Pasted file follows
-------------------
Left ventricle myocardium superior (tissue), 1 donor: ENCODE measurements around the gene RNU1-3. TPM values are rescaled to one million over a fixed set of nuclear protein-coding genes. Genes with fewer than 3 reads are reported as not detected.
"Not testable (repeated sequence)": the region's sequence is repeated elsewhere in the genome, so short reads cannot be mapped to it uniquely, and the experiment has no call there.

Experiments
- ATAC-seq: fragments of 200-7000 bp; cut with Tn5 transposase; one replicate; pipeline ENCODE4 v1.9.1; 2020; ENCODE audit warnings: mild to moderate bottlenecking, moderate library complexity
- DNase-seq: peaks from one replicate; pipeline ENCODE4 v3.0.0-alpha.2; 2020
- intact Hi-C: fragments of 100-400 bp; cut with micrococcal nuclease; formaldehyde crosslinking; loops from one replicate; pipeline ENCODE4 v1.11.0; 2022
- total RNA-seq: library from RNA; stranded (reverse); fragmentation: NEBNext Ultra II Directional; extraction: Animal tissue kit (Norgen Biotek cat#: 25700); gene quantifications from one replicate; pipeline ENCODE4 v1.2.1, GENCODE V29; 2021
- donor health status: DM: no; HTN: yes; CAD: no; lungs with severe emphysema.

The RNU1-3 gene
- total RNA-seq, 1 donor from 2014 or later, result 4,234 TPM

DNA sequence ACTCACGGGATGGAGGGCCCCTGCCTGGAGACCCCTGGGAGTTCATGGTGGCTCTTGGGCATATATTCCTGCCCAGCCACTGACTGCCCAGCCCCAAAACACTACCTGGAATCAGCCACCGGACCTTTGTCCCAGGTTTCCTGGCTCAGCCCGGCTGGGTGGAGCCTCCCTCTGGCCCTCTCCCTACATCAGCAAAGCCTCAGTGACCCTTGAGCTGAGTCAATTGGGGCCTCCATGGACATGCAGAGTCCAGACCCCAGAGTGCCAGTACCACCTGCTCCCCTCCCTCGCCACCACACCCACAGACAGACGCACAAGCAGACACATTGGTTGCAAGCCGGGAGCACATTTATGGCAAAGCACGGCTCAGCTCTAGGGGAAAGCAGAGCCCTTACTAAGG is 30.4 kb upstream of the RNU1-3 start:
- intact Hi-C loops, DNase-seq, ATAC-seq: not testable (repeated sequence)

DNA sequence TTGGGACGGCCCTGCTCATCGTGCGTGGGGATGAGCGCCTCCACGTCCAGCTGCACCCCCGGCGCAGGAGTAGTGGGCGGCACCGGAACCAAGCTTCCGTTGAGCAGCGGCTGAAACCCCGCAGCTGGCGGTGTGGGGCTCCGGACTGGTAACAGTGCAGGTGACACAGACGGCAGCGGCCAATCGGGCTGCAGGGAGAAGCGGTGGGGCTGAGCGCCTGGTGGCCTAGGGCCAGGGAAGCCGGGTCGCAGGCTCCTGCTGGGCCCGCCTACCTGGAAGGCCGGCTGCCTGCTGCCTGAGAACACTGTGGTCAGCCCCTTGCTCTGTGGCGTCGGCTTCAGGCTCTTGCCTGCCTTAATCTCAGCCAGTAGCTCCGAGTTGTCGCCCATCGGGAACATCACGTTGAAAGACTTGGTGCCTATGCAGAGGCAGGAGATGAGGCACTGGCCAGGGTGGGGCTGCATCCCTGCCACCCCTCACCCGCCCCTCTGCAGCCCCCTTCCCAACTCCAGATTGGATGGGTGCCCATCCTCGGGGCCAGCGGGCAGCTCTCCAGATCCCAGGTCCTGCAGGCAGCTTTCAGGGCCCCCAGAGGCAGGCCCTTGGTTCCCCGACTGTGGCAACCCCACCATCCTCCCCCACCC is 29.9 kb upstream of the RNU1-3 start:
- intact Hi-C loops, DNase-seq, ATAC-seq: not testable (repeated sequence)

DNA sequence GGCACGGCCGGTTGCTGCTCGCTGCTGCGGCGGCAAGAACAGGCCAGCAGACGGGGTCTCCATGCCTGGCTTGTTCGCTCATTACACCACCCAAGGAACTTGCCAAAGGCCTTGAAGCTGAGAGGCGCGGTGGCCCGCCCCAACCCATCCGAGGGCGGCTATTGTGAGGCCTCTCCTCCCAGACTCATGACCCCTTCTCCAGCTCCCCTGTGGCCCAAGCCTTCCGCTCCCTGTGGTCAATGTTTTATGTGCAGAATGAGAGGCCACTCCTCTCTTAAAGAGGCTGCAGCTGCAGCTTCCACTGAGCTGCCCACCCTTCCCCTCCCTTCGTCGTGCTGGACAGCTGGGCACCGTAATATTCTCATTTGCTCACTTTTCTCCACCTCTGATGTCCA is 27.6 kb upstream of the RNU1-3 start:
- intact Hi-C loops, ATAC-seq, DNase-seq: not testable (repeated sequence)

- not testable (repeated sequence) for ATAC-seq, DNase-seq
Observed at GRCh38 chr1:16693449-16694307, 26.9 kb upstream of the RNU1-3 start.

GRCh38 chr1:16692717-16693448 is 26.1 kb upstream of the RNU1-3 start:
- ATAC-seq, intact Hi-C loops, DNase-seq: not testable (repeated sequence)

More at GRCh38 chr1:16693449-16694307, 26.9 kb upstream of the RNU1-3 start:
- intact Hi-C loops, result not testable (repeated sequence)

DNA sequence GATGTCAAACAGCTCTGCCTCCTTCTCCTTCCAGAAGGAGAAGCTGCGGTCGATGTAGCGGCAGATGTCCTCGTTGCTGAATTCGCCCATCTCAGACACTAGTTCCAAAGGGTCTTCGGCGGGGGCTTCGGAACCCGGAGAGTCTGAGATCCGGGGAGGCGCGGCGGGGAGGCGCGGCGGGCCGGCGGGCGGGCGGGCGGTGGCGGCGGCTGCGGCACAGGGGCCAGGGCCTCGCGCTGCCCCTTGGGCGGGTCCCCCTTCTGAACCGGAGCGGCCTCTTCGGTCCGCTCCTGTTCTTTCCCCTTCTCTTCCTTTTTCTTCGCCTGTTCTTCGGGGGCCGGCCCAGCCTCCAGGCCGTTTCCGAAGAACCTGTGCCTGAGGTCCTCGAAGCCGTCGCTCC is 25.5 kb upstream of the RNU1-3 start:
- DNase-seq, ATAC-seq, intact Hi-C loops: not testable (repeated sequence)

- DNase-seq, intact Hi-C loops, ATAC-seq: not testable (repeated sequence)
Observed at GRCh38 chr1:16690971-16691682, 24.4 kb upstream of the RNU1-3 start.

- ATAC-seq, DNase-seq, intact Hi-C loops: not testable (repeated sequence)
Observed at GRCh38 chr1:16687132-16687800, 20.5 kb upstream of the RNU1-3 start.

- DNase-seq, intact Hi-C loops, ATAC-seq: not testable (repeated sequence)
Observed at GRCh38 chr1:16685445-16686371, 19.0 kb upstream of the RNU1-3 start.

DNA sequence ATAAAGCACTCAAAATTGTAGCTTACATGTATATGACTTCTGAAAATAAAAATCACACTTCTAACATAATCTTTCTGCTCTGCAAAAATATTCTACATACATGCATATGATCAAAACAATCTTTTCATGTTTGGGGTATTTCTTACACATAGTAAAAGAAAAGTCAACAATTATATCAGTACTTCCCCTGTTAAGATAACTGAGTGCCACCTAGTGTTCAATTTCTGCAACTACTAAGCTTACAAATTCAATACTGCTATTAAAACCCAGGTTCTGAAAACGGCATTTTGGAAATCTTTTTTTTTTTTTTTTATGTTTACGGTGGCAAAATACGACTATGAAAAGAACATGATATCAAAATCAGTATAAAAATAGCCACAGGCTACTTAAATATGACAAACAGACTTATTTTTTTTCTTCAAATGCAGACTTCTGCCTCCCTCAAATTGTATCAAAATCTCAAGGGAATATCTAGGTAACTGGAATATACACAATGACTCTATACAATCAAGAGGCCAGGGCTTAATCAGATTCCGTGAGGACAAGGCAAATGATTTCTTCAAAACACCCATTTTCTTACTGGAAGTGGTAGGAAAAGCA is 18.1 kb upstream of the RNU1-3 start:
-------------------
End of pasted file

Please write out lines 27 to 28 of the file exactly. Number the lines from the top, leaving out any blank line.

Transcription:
- ATAC-seq, DNase-seq, intact Hi-C loops: not testable (repeated sequence)
Observed at GRCh38 chr1:16687132-16687800, 20.5 kb upstream of the RNU1-3 start.